At 3:00 PM on May 24, 2011, a surveyor interviewed RN #6 regarding insertion of G-tubes. She stated she could not remember if she was ever trained or required to demonstrate competency to insert G-tubes. She stated she determined proper placement of the G-tube within the stomach by injecting 10 cc of air through the tube and auscultating over the stomach. RN #6 stated she "occasionally aspirated" stomach contents to check placement.

At 3:20 PM on May 24, 2011, a surveyor interviewed LPN #4 regarding G-tube insertion. He stated he was employed by the facility as an LPN since November 2007. He stated he did not receive training to insert G-tubes, and did not demonstrate competency to perform the procedure. LPN #4 stated he "went over the procedure" with RN #5, a former charge nurse. He stated he verified placement of the G-tube by injecting 10 cc of air through the tube and auscultating over the stomach. LPN #4 stated he used no other method to check placement.

Review of LPN #4's Nurse Skills Verification Checklist revealed his skill to administer a gravity (without pump or syringe) tube feeding was verified on October 1, 2007. His skill to administer continuous/pump feedings was not verified, and the skill for Replacement/Insertion of Gastrostomy tube was blank.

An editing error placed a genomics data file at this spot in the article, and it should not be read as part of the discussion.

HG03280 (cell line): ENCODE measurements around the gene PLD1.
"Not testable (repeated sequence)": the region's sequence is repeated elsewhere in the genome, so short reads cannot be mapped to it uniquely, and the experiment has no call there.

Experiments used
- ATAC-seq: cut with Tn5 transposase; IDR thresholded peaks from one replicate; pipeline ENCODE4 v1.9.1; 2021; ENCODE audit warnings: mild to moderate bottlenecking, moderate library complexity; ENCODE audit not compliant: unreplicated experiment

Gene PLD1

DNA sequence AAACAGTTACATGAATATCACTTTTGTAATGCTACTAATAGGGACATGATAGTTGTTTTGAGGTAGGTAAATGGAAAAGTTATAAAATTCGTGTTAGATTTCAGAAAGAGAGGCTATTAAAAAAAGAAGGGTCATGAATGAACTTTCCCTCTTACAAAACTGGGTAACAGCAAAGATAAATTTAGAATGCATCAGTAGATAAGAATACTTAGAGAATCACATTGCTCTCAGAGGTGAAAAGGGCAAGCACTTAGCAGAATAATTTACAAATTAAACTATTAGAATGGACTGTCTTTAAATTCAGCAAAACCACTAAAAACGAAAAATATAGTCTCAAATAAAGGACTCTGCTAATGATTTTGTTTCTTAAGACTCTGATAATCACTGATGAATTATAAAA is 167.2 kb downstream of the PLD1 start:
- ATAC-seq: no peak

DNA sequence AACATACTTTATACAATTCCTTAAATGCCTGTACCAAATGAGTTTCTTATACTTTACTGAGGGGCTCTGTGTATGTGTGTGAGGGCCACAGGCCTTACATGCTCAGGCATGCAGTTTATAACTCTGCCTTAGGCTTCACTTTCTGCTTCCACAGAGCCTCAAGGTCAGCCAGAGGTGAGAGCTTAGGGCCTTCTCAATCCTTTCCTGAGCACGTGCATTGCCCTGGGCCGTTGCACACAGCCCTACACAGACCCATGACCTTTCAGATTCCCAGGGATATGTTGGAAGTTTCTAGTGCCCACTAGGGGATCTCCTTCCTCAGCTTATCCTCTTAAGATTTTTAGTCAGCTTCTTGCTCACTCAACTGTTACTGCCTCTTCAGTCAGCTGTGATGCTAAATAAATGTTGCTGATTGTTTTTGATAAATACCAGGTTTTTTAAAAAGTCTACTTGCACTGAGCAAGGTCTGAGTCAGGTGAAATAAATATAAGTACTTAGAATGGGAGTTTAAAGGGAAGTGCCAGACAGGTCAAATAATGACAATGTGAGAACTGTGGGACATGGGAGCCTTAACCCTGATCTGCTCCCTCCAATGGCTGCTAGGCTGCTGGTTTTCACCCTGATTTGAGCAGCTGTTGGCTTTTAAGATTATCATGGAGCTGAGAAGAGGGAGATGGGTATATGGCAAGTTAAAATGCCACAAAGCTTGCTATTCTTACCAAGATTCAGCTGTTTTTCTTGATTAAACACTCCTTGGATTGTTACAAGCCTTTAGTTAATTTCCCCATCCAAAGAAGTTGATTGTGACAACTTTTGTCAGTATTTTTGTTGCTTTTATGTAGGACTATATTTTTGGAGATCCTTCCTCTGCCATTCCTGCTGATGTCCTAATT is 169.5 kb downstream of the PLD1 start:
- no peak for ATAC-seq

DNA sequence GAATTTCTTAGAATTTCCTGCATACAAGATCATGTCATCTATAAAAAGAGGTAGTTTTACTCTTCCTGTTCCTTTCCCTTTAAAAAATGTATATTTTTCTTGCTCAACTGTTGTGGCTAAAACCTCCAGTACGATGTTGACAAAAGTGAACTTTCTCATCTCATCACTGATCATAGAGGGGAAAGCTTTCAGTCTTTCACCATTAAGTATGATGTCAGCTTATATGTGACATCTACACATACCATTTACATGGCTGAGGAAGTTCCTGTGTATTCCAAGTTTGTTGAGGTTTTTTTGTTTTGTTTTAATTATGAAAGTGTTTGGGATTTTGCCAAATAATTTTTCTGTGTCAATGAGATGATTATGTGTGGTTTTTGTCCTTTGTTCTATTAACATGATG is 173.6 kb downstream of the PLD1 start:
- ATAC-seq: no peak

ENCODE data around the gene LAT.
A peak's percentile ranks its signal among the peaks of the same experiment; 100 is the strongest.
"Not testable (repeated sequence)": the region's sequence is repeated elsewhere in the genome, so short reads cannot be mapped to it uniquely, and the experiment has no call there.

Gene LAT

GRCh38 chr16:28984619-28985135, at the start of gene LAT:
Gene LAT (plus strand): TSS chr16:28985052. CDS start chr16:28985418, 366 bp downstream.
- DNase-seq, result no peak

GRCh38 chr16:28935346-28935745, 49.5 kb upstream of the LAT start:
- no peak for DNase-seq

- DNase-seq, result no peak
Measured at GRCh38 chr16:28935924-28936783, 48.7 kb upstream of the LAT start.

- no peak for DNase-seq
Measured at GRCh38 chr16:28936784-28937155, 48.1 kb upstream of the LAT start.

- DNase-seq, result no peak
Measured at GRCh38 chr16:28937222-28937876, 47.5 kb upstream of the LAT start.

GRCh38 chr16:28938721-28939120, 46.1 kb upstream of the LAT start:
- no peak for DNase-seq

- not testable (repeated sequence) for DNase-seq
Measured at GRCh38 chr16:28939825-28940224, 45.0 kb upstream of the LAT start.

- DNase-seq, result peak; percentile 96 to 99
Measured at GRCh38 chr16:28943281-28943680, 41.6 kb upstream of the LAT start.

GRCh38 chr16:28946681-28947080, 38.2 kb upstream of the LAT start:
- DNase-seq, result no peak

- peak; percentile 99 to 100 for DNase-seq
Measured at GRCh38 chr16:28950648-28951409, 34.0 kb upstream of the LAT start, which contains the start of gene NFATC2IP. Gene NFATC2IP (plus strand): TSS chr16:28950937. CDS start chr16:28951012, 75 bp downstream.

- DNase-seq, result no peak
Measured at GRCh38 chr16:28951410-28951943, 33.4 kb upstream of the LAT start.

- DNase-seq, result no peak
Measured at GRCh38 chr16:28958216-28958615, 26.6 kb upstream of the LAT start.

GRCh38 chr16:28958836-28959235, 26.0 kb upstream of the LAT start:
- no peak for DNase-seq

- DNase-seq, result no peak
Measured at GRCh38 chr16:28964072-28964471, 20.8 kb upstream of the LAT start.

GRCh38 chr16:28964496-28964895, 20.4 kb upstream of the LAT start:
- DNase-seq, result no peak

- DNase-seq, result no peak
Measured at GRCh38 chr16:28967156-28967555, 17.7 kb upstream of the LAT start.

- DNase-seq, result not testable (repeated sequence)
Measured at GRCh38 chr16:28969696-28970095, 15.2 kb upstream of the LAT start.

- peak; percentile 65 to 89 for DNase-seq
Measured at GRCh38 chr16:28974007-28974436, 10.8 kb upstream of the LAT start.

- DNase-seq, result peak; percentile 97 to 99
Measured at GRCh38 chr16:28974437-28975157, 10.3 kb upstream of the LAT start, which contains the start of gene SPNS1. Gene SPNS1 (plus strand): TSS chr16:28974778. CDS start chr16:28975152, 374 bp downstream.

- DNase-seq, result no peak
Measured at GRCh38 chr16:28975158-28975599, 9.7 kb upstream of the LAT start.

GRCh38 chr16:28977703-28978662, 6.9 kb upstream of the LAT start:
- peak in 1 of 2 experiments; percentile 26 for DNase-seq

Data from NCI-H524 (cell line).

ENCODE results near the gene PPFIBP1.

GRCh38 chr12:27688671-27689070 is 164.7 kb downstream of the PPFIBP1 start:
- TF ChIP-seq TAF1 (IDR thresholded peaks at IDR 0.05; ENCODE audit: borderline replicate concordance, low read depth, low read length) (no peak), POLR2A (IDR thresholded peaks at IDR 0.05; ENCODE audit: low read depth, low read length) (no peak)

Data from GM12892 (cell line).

At 9:10 AM on May 25, 2011, a surveyor interviewed RN #4 regarding G-tube insertion. She stated she did not remember receiving training to insert G-tubes, and was not asked to demonstrate competency to perform the procedure. She stated she could call another nurse if she needed help. RN #4 stated she verified placement of a G-tube by auscultating while injecting the tube with 30 cc of air. She stated that she did not check placement by aspirating stomach contents.

In summary, the facility failed to protect the health and safety of Resident #5, as:
- RNs and LPNs did not receive training and were not required to demonstrate competency to insert G-tubes and administer tube feedings safely;
- policies and procedures for feeding tube insertion and maintenance were not consistently implemented and evaluated to ensure they met accepted standards of quality; and
- the interdisciplinary team did not assess the resident and implement interventions for the potential for injury related to her ability to repeatedly remove the G-tube.

3) Resident #2 had diagnoses including Alzheimer's disease, dysphagia (difficulty swallowing), and had a G-tube.

The resident's physician's orders, dated November 28, 2010, documented a bolus (amount given at one time) feeding of 1 can of 2 Cal HN (brand of tube feeding) was to be administered daily at 10:00 PM, with administration of 75 cc of water before and after the feeding; staff were to flush the G-tube with 150 cc of water every shift; the resident was to have a size #10 G-tube, to be changed every 3 months (due December 22, 2010).